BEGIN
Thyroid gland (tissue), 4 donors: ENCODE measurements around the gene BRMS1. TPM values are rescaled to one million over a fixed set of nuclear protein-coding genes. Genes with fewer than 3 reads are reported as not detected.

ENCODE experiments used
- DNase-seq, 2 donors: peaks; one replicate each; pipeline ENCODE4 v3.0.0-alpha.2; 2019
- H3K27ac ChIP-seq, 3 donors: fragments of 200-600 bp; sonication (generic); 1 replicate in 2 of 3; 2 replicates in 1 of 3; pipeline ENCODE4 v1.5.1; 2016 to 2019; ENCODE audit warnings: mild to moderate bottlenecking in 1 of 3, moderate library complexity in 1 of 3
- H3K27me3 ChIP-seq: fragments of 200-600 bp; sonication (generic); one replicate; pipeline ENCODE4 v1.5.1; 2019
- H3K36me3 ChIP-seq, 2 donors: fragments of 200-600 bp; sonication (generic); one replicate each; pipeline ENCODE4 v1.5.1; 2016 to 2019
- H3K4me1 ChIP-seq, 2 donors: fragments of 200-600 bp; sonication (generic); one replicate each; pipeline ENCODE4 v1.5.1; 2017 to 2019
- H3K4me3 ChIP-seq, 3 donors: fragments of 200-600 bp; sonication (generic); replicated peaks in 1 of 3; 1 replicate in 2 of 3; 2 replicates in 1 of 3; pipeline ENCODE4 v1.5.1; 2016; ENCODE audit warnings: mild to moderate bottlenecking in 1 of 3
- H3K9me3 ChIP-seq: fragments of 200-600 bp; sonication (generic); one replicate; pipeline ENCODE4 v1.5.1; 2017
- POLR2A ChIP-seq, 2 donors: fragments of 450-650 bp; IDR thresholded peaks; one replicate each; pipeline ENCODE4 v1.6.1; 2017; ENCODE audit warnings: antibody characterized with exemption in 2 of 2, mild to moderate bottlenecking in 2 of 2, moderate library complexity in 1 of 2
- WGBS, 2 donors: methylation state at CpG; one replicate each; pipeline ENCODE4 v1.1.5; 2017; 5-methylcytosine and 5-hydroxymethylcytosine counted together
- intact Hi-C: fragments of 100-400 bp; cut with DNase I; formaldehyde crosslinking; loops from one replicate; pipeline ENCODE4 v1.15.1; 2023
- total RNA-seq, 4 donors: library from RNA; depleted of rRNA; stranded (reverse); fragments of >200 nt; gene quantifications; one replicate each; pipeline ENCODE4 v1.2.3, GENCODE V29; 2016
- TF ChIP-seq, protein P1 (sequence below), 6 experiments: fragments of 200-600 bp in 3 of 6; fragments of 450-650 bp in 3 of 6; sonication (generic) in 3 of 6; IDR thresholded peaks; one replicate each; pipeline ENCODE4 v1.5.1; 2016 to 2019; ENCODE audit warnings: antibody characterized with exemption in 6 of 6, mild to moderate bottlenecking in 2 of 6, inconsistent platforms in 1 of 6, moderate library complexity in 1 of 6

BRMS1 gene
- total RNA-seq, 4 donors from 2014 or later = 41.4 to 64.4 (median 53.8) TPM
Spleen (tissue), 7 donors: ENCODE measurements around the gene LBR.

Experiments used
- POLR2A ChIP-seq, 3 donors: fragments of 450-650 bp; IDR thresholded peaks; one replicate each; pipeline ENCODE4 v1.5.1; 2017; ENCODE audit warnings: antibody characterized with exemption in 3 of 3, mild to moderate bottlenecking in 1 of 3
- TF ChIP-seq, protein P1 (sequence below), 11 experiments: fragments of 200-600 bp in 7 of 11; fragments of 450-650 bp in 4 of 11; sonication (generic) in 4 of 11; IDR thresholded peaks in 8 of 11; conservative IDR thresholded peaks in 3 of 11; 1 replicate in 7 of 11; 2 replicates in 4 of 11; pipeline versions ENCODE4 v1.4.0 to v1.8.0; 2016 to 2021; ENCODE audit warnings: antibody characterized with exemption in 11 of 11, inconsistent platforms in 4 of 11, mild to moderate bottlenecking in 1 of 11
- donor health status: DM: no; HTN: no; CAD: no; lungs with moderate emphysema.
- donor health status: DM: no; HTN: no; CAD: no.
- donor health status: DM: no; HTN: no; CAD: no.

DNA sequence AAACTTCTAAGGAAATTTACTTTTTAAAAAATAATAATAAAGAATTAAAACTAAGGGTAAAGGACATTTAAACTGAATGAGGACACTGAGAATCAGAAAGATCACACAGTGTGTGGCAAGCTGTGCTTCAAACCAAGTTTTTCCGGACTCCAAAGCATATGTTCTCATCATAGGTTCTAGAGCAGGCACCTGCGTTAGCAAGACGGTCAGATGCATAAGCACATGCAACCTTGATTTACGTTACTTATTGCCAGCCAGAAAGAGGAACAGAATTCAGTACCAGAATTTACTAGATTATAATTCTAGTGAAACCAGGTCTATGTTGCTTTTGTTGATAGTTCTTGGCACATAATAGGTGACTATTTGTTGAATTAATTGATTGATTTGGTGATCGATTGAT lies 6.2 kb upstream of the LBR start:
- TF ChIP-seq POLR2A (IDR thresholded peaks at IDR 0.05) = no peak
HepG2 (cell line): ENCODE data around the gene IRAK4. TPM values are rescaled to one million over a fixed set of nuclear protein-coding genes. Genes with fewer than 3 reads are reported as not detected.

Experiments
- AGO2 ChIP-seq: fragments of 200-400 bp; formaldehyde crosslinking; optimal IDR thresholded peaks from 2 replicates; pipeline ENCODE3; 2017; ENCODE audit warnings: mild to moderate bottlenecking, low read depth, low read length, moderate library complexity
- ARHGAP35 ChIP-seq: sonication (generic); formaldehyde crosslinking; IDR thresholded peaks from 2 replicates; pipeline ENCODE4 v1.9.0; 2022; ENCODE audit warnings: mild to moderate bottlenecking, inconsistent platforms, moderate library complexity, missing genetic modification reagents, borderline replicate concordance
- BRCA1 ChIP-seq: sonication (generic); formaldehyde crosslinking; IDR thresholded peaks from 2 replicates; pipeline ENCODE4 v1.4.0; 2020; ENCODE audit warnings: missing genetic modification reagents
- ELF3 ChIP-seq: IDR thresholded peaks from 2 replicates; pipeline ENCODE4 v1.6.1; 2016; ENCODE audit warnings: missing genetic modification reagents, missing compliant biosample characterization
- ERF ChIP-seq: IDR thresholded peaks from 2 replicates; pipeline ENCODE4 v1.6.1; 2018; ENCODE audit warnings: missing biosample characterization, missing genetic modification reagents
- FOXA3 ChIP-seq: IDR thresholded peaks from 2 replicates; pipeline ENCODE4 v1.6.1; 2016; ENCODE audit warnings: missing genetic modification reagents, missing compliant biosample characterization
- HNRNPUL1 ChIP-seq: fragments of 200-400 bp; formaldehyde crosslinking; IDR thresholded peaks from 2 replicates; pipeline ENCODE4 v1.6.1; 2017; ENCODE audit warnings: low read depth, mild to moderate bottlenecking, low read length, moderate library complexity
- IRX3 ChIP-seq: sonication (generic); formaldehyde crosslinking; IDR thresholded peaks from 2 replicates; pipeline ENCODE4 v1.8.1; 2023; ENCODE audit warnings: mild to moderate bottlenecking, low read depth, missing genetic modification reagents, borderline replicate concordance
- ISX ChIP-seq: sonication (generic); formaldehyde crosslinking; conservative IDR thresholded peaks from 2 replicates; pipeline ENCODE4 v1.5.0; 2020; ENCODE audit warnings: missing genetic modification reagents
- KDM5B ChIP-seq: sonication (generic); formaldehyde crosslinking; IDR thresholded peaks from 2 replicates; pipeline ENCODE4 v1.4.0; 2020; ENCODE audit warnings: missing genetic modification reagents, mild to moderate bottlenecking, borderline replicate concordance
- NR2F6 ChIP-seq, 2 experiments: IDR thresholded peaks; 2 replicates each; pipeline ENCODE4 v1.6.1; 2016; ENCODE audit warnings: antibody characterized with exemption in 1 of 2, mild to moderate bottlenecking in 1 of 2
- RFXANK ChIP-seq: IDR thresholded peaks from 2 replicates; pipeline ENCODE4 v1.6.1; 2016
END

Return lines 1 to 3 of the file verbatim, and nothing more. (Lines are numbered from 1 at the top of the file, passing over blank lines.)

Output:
Thyroid gland (tissue), 4 donors: ENCODE measurements around the gene BRMS1. TPM values are rescaled to one million over a fixed set of nuclear protein-coding genes. Genes with fewer than 3 reads are reported as not detected.

ENCODE experiments used
- DNase-seq, 2 donors: peaks; one replicate each; pipeline ENCODE4 v3.0.0-alpha.2; 2019